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The 21st Century Ladz: The school-to-work transition and masculine identity of marginalised working-class young men from the South Wales Valleys

Gater, Richard 2022. The 21st Century Ladz: The school-to-work transition and masculine identity of marginalised working-class young men from the South Wales Valleys. PhD Thesis, Cardiff University.
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This thesis explores the school-to-work transition and formation of masculinity of a group of marginalised working-class young men in the South Wales Valleys, in the context of social and economic change after the end of heavy industry. The qualitative research was undertaken collaboratively with a youth centre organisation and consists of an ethnographic study of nine young men, plus interviews with youth workers and a school teacher. The research engages with the themes of masculinity and social class, whilst also considering predicted future employment changes and the possible implication of these changes for the participants’ educational experiences and employment aspirations. It considers this group of young men in relation to the 1977 research on the lads conducted by Paul Willis (1977). Although there are similarities to the lads, in the context of the loss of heavy industry, there are notable changes in the young men’s views and behaviour, including a pragmatic approach to education, some deviation from a manual employment orientation, softer displays of masculinity and a rupturing of previous modes of being that derived from heavy industrial masculinity. The significance of this is that, while previous research has demonstrated the complex intergenerational effects of the loss of heavy industry, which has resulted in an opposition to neoliberal individualism, service sector employment and emotional labour among a previous generation of young men in the area (Gater 2022), the current research identifies significant generational changes. In light of the coming changes in work related to increased automation and new technologies, it is vital to consider how young men such as these might have access to better paid and skilled employment. The results of this research allow us to consider employment futures other than low-skilled manual employment and thus to potentially increase the life chances of marginalised working-class young men.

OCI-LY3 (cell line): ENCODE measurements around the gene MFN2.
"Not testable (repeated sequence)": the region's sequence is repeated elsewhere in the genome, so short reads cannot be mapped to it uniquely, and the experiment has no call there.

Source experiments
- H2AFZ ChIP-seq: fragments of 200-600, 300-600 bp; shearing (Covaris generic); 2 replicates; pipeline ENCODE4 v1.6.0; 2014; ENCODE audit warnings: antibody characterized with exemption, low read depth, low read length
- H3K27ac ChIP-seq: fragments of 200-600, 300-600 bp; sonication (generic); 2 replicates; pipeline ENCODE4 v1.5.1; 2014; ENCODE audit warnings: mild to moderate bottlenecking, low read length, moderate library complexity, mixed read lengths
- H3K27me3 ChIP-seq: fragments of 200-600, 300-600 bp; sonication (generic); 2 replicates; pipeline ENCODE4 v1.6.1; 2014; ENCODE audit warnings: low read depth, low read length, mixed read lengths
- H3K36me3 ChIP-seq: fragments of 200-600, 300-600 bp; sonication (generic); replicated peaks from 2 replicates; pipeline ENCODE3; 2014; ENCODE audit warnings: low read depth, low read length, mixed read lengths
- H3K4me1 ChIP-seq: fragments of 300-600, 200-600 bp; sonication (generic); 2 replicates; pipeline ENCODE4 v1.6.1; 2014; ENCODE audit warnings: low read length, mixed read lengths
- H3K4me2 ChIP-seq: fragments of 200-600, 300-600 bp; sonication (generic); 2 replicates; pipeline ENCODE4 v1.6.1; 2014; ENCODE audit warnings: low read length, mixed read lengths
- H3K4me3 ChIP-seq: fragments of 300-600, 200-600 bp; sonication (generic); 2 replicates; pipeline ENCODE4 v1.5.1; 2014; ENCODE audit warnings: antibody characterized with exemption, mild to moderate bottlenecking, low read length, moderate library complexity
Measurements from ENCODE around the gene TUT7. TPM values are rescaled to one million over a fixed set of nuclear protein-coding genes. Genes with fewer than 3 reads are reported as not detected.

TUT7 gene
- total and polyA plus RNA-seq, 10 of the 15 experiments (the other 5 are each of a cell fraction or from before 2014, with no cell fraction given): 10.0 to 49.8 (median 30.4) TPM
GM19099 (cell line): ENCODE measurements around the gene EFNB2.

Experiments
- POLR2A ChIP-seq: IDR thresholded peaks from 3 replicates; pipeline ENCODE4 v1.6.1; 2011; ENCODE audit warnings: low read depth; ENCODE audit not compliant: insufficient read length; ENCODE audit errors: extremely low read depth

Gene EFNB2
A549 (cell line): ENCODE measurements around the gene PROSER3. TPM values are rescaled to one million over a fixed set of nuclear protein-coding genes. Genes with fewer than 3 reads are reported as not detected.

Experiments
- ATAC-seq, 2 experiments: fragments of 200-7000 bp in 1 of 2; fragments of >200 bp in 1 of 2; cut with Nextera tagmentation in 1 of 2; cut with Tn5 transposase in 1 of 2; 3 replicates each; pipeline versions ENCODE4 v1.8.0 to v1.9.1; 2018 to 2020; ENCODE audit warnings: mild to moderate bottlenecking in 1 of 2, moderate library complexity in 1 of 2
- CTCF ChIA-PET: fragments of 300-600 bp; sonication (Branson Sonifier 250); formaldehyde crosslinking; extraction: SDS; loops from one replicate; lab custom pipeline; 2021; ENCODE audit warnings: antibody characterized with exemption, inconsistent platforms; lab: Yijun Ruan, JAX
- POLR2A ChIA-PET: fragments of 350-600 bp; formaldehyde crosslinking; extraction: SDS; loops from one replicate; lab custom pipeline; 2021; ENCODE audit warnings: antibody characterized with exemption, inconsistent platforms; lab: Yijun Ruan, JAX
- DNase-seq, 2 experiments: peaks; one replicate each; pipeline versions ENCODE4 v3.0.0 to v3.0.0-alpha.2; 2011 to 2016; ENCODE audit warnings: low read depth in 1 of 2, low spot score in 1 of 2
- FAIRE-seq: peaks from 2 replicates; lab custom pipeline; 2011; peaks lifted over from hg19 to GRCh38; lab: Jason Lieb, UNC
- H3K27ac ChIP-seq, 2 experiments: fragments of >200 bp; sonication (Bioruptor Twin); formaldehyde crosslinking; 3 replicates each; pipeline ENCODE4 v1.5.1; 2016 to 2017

Item Type: Thesis (PhD)
Date Type: Completion
Status: Unpublished
Schools: Social Sciences (Includes Criminology and Education)
Subjects: H Social Sciences > H Social Sciences (General)
Date of First Compliant Deposit: 13 February 2023
Last Modified: 13 Feb 2023 15:45

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